Operation and troubleshooting
By Greg Napert
The Rolls-Royce RB211-535 is a very popular engine used on around 70 percent of the Boeing 757 aircraft in commercial service.
The engine was introduced in the late Ô70s as part of a line of RB211 engines in service since the early Ô60s. The RB211 family of engines is used on a wide range of aircraft including the A330, Boeing 747, 757, 767 and 777, Lockheed TriStar, and the Tupolev TU204 airliner.
All of the engines in the RB211 family have two unique distinguishing design features: they are divided into seven or eight distinct modules that can be maintained and overhauled separately, and they use a three shaft arrangement. The triple spool layout consists of a single stage low pressure (LP) fan driven by its own turbine. This spool is in turn driven by a twin spool gas generator comprising the intermediate pressure (IP) and high pressure (HP) spools.
The core compressor of a twin spool engine is also relatively long comprising many stages. The speed requirements of the large blades at the front of the compressor can often be significantly different to those of the small blades at the rear of the compressor when the engine runs at power settings other than the one chosen to optimize the compressor performance.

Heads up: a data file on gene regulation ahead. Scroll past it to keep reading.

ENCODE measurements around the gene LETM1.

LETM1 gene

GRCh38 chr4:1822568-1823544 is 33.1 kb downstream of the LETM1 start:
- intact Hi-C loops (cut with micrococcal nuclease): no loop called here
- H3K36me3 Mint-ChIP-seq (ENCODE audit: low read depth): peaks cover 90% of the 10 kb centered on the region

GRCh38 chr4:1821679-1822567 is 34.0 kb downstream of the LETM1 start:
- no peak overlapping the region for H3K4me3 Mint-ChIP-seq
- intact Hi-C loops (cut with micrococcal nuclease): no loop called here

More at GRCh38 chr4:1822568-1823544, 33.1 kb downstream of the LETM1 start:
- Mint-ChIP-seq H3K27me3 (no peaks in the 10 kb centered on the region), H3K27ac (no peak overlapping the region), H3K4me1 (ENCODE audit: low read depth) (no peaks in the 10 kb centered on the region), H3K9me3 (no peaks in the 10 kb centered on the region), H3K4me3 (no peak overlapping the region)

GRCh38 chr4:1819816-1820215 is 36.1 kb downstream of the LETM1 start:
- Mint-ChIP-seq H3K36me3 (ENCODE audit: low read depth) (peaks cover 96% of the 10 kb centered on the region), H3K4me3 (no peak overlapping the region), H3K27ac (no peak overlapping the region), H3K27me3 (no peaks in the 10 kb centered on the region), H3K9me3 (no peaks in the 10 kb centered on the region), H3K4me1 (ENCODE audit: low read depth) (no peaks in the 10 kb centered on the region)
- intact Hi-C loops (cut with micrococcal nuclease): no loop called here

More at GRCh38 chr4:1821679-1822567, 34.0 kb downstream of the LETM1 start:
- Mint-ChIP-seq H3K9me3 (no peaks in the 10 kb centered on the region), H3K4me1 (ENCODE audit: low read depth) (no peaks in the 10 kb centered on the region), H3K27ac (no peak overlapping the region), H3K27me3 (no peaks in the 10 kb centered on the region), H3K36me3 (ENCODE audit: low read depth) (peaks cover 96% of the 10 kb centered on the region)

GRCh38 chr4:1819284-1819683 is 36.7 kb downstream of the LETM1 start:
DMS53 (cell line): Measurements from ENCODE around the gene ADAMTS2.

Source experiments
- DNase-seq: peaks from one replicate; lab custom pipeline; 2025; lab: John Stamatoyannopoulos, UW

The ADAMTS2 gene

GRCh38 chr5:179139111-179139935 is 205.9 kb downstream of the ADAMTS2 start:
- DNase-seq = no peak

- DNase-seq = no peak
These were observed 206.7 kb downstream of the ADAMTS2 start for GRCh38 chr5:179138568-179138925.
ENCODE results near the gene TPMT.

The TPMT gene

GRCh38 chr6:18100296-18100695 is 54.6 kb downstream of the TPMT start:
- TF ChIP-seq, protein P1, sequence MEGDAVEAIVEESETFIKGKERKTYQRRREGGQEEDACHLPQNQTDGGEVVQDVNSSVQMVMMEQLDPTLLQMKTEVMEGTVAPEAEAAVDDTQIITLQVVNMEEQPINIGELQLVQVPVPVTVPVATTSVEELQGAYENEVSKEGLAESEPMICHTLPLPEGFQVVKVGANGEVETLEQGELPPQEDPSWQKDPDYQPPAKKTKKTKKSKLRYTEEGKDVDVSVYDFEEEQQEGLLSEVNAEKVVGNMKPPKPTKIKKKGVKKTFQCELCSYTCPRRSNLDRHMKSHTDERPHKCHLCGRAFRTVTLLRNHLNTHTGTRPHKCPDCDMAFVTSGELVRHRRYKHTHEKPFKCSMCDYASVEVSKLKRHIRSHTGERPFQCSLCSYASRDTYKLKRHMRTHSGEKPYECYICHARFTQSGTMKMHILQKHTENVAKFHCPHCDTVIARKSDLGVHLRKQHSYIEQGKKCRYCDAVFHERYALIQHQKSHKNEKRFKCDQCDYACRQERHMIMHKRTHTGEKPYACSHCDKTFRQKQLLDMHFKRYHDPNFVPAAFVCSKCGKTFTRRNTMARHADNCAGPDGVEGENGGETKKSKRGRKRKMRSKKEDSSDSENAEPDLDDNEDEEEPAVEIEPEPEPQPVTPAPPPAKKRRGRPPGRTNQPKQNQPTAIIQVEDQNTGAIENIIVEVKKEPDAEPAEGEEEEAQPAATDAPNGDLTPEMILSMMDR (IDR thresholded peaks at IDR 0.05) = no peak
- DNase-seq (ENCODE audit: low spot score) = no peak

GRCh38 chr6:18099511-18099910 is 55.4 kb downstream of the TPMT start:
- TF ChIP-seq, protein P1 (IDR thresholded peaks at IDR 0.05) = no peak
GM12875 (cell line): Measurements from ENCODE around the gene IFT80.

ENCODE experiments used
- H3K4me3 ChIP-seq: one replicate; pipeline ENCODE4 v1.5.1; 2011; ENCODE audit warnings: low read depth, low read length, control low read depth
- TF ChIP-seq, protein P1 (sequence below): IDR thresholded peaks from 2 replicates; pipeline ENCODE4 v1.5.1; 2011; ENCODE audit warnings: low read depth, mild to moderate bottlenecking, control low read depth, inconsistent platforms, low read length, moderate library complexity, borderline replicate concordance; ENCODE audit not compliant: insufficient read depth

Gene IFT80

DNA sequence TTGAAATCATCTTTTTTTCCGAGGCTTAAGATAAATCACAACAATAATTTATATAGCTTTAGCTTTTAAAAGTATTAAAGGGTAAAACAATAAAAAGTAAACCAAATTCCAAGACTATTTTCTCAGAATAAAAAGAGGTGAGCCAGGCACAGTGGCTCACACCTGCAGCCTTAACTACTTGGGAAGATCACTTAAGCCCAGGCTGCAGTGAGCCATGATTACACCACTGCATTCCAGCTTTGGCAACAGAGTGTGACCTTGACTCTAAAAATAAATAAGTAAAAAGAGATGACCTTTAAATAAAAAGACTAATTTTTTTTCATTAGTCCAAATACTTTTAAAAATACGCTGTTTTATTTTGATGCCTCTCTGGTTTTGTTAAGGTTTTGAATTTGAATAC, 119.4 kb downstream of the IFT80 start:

John Masella, senior instructor for Rolls-Royce Product Support Canada says that this three shaft design offers significant advantages over the two-shaft design offered by competitors.
According to Masella, "Many people in the industry point to this three spool design and say it must be overly complex. They point to all of the bearings on all of the shafts as being a problem. In fact, the three shafts offer performance advantages that far outweigh the complexity of the mechanical arrangement.The wide chord fans offer repairablity due to the elimination of the center support shroud or "clappers." Individual fan blades can be changed without removal of adjacent blades.